Thursday, July 3, 2008

Chemo round 1 is done!

And I pretty much feel like crap, heh. Actually it really hasn't been too bad. So far I haven't felt any of the really bad side-effects I was expecting, like severe nausea and vomiting (the anti-nausea drugs must be working), but a few other funny things have crept up over the last few days that make me feel weird. For example:
  • I'm really tired a lot (duh)
  • am having indigestion
  • have lost some sense of taste (like sweets, grr)
  • I've been tired some more
  • water tastes really weird (not as crisp)
  • the ends of my teeth are numb (chemo affects your gums)
  • coughing, shortness of breath, sore throat
  • irritable :)
Though I have re-discovered the joys of naps, which if you haven't taken any lately, you should. Naps are so nice in the evenings and afternoons and can so totally give you such positive energy during and after. Especially that feeling when you climb in bed and you kick off your shoes and socks, and the sheets feel so damn comfy-cozy. Then the feeling you have when you wake up after a 20-minute nap. Man that's the best.

So anyway, yesterday was my last day of chemo (round 1), and I should start to feel better in a few days. The next round will start in about 3 weeks and should last 5 days, and then we'll be doing chemo treatments once a month until the transplant happens. Btw, for those technically interested, there is a thing called a Nadir Point for Azacytadine which means that my blood counts will hit their lowest point about 10-17 days after the start of the chemo, then should increase by the 28th day. However, I *should* feel physically better in a few days, so we'll see how that goes.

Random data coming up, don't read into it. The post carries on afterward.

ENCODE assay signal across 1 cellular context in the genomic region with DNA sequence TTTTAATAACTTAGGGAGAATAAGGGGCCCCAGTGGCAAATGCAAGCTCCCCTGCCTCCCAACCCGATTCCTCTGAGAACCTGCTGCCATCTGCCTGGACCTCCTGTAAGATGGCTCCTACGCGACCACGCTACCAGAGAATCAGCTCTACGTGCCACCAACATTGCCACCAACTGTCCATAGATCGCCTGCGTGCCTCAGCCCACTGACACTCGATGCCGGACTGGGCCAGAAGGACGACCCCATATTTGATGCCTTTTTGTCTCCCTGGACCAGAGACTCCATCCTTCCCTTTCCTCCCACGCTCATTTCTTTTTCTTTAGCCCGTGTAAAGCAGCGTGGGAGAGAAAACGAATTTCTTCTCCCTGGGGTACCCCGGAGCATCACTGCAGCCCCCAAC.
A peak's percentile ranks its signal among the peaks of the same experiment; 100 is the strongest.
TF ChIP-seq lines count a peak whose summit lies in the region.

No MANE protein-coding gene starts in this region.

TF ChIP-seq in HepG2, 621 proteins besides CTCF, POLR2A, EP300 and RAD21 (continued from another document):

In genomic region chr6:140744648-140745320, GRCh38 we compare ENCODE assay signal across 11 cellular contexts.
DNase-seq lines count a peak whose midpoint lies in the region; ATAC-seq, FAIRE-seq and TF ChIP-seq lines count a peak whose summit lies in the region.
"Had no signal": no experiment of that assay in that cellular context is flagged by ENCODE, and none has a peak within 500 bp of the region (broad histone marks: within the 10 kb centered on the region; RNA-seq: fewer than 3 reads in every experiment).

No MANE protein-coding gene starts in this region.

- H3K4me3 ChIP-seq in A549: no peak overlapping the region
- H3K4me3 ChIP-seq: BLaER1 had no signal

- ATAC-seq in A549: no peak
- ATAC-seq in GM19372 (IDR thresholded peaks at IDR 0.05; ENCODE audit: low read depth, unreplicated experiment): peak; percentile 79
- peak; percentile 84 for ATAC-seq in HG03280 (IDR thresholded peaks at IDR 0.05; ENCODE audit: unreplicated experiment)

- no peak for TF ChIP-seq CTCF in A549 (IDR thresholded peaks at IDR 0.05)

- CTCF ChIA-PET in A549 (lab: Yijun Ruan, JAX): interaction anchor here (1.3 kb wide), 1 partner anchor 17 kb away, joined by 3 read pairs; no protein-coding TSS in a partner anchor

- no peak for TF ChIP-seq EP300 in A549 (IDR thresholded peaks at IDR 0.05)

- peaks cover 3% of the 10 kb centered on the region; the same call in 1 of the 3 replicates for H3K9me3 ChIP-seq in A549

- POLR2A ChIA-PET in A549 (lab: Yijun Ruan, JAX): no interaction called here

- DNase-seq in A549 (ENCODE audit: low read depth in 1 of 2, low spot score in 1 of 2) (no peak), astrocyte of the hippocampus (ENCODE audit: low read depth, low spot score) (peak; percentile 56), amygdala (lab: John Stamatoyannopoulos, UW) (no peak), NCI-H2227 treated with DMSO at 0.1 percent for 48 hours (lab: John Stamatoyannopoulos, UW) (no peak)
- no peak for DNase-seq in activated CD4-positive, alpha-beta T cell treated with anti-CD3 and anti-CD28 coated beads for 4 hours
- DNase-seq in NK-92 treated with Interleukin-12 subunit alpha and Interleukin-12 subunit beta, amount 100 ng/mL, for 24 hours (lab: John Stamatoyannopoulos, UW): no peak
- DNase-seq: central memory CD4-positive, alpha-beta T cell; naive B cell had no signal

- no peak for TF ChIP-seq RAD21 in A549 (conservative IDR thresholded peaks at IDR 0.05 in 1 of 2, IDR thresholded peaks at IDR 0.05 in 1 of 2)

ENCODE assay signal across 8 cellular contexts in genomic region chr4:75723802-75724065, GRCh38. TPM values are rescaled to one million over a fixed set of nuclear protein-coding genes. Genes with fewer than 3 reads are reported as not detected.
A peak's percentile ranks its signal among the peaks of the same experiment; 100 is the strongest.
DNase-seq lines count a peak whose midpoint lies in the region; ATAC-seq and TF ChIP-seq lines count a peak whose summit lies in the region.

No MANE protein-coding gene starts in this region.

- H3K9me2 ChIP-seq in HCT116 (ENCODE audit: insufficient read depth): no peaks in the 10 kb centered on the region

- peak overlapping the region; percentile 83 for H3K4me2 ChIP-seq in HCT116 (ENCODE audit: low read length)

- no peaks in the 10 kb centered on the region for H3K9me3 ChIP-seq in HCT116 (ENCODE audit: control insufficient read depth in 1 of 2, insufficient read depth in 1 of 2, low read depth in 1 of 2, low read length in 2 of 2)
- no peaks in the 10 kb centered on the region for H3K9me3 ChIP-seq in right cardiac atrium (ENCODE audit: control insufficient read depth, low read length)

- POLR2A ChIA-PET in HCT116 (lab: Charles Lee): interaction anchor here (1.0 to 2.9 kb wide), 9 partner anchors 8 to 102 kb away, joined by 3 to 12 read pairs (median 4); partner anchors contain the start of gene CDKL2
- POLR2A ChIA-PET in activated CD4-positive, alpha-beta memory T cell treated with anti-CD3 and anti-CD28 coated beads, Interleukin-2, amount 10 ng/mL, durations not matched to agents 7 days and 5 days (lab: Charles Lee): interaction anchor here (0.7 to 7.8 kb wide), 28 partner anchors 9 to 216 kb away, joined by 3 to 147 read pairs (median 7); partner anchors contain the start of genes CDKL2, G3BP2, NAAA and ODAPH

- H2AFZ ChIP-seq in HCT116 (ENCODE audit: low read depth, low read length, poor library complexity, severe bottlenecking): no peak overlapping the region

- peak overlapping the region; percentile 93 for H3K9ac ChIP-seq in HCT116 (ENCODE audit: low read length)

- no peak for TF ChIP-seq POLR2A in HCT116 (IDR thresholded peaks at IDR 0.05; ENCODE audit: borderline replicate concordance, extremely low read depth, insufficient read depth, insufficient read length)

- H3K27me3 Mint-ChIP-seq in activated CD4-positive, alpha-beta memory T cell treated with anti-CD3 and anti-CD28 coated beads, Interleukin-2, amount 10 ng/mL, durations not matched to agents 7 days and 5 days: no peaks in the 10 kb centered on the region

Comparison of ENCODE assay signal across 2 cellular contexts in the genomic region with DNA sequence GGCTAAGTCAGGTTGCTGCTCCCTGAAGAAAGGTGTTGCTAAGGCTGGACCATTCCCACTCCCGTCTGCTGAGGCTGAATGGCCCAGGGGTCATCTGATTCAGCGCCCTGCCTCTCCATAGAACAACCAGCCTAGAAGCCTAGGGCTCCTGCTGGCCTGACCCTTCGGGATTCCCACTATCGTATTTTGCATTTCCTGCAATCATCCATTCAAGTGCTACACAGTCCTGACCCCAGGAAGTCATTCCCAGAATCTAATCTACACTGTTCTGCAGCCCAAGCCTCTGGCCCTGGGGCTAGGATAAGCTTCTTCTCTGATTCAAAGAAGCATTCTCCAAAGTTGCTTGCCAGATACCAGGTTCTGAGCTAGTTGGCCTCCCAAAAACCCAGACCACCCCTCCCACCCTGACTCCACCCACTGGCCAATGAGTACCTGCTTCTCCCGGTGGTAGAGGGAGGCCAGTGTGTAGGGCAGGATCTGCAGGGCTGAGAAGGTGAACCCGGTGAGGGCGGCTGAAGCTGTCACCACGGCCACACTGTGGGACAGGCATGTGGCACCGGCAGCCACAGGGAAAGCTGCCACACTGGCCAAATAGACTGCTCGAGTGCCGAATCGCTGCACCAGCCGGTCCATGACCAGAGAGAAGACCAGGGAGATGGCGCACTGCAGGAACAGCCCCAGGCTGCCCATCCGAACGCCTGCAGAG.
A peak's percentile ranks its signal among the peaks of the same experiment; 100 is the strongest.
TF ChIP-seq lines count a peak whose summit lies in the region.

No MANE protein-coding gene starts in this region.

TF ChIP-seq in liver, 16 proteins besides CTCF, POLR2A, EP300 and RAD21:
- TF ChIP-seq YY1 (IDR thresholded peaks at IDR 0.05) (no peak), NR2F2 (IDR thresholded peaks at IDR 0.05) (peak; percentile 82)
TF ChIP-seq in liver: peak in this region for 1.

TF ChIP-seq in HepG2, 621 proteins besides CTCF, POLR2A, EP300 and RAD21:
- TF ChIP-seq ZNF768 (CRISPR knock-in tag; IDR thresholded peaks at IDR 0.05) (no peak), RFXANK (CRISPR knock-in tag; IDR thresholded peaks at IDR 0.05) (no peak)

Speaking of transplants, we found out this morning that neither my sister nor parents are a match for HLA typing (there was only a 1 in 3 chance of my sister being a match anyway), so now it's time to hit the anonymous donor database. I'll send more info on that tomorrow, but the short answer is that potential donors should sign up with the National Marrow Donor Program (http://marrow.org/). They'll send a little kit that you send back with a cheek swab, and then you're entered into the database. You can also visit the Puget Sound Blood Center to do the cheek swab locally.

2 comments:

Kurt said...

Glad to hear the "traditional" side-effects of chemo have been kept at bay. A credit to the ongoing research in this area, I'm sure. And probably to your positive spirit, as well. Hang in there stever, we're thinking about you.

obscurity said...

Well I guess the good news there is that we all have our chance to be "the one" ... oh yeah you know know we all secretly want it to be us!

Well congrats on getting through round 1 without vomiting! I knew your appetite was no match for what they could throw at you!